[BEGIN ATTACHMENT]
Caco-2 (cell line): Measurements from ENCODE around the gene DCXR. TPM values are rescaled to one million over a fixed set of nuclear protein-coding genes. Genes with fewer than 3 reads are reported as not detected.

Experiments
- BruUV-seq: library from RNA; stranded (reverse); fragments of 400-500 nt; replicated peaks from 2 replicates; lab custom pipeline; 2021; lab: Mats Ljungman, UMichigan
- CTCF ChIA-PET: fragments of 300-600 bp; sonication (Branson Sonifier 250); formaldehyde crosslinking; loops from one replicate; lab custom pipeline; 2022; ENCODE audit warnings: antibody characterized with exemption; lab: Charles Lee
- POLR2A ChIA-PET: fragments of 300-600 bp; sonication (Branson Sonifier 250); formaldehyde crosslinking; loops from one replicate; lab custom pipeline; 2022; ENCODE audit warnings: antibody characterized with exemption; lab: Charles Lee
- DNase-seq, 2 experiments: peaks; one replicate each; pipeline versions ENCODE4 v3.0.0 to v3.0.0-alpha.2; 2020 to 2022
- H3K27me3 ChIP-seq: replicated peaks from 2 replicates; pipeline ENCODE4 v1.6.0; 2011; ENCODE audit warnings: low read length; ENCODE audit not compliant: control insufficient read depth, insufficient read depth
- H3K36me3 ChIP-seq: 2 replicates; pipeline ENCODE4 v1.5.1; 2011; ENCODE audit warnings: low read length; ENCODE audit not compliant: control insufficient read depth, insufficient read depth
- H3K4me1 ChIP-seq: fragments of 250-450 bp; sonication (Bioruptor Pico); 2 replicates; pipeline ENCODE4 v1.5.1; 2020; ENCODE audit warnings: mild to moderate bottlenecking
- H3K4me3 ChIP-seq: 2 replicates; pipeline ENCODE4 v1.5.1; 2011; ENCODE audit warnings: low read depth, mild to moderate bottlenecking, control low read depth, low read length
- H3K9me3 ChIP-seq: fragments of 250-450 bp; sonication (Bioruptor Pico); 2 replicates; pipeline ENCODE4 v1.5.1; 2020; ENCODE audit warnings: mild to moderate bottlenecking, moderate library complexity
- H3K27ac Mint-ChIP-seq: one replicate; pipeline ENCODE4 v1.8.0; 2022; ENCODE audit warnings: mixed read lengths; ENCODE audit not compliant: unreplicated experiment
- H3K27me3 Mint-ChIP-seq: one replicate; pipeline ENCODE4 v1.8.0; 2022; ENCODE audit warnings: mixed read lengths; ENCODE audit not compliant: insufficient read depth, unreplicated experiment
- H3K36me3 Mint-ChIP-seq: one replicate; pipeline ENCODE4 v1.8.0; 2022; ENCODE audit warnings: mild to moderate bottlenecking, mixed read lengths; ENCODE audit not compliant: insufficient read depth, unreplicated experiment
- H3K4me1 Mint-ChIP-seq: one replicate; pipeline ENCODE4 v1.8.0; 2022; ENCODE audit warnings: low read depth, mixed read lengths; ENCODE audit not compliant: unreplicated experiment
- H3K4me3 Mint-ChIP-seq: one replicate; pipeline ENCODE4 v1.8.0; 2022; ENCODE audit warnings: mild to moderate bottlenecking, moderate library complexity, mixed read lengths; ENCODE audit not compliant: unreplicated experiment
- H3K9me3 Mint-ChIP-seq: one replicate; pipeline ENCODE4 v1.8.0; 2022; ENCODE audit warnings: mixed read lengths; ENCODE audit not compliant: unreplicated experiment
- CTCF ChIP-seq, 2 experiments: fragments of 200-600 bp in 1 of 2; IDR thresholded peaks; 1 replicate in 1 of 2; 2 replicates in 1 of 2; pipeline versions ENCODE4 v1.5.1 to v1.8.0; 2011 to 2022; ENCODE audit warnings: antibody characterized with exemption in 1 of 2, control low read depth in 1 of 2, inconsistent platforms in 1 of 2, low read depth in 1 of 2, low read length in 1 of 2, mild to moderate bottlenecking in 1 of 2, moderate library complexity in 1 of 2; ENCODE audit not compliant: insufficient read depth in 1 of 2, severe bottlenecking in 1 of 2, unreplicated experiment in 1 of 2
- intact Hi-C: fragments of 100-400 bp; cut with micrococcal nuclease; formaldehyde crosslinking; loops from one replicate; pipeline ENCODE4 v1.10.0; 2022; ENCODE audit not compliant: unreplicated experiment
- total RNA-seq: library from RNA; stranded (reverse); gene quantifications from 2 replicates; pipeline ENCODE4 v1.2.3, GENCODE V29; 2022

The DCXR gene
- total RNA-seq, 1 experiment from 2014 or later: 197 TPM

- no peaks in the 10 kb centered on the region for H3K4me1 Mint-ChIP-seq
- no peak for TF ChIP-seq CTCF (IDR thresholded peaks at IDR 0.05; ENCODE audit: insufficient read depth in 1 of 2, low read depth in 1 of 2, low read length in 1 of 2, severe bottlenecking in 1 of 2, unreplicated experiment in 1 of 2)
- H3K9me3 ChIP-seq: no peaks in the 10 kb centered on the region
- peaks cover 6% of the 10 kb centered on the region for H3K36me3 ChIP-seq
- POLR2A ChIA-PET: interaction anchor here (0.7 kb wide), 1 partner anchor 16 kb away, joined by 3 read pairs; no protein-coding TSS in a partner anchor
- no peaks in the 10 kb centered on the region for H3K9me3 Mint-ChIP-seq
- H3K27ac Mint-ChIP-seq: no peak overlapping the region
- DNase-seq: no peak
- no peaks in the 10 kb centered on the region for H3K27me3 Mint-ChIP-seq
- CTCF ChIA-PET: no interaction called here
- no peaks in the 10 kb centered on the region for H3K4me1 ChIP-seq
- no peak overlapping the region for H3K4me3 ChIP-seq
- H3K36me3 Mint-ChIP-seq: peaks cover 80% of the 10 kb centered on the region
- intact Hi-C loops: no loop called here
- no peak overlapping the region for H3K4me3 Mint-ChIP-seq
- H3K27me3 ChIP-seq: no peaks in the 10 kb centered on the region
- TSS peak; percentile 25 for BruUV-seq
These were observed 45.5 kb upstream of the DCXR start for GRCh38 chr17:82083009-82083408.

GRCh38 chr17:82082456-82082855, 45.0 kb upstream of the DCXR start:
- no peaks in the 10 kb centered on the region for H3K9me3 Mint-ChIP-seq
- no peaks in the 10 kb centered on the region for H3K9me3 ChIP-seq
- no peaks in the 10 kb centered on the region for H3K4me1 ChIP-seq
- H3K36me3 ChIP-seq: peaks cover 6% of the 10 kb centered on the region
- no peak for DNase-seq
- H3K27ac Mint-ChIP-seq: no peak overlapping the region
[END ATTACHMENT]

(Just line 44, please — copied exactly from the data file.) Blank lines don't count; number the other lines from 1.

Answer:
- no peaks in the 10 kb centered on the region for H3K4me1 ChIP-seq